1 Jul 2009

Safety in the Warehouse

Equipment Inspections Dramatically Improve Warehouse Safety

Warehouse safety should be high on every manager’s list of priorities, but in these difficult financial times, are corners being cut to save a few pounds at the cost of saving a life?

The repercussions of an accident in the workplace can be devastating to both the company and individuals involved. Many of these accidents could be easily avoided with a few basic checks, as one of the biggest causes of workplace accidents is employee assumption. It is easy to assume that a forklift or ladder is perfectly safe when it was used yesterday without incident; this scenario is commonplace and is easily slipped into without the introduction of a Safe Equipment Management System (SEMS).

Unfortunately it often takes an accident to open employer’s eyes to the need for routine inspections and safety management routines. The potential for accidents involving equipment in a warehouse is high with dangers including the risk of a racking collapse, forklift truck malfunctions or collisions, falls from height – whether from a ladder or a MEWP or dangers from specialist equipment:

The worst case scenario can result in severe injury or death. The after effects to the victim and their family, combined with legal costs to the company can be catastrophic. Aside from personal injury there is also a high risk of damage to plant, equipment and goods caused by collisions and unstable racking. There is also the subsequent cost of downtime, lost hours and potential need for temporary storage to account for. Legal fees, compensation and insurance fees are all likely to soar whilst the negative effect on company image and employee morale could be just as damaging.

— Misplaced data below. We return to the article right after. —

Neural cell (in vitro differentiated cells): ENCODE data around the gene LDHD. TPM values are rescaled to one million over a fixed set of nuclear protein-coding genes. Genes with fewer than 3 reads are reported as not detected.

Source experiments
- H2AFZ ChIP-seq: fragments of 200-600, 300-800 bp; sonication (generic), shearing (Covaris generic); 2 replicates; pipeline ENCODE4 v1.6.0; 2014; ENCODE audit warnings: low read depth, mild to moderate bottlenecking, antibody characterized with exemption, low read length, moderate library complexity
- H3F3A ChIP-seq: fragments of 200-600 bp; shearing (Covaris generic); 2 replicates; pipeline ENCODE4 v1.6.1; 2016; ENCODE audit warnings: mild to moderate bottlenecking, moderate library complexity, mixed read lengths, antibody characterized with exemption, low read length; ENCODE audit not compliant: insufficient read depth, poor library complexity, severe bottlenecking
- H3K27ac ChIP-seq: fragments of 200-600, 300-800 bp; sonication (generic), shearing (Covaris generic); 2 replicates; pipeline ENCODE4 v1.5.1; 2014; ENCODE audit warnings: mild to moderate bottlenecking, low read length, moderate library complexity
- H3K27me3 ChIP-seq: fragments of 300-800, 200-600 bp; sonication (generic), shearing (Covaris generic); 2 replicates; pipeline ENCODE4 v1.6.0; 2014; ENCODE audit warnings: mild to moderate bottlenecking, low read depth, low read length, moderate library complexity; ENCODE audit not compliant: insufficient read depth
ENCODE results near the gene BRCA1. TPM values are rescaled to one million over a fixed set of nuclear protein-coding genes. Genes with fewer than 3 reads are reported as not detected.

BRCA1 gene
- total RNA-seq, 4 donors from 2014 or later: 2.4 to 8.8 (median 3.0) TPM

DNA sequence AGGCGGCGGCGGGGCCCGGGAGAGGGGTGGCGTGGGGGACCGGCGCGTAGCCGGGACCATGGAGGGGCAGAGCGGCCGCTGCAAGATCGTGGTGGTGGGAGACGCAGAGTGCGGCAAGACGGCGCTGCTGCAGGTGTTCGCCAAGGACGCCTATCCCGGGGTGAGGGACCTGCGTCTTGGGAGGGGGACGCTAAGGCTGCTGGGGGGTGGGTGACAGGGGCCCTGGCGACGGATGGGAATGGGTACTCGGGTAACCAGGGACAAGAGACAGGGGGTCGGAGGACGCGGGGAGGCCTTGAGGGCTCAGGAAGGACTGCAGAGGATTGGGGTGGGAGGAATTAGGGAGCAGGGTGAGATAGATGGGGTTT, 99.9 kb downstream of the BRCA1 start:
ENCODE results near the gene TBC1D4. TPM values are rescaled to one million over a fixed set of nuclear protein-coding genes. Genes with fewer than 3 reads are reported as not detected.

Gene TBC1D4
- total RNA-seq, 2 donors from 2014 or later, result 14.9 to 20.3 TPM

A good SEMS works on many levels. Good to Go Safety has recently launched a quick, easy to understand and very cost effective system which will help employers to:

  • Prevent accidents.
  • Comply with legislation and industry best practice.
  • Inform all employees of the status of equipment – allowing the instant quarantine of faulty items, or providing peace of mind that it is ‘good to go’.
  • Record all inspections with a chronological audit trail.
  • Educate and train employees to carry out routine checks, encouraging them to take responsibility for the safe maintenance of their equipment.
  • Reduce maintenance costs through proactively dealing with minor faults early.

The Good to Go Safety SEMS consists of three key components: A status pod is attached to the relevant piece of equipment and visually informs workers of its current status; a safety check book enables them to carry out a comprehensive inspection; and a tamper evident seal guarantees the validity of the completed checklist. The system provides a duplicate copy of all inspections, retained for future reference. With inspection systems available for forklift trucks, pallet racking, ladders, MEWPs, scaffold towers and more, warehouse safety should be easier than ever to implement and with each inspection costing as little as £0.26 there can be no excuse for cost-cutting on safety in your warehouse. For more information visit www.goodtogosafety.co.uk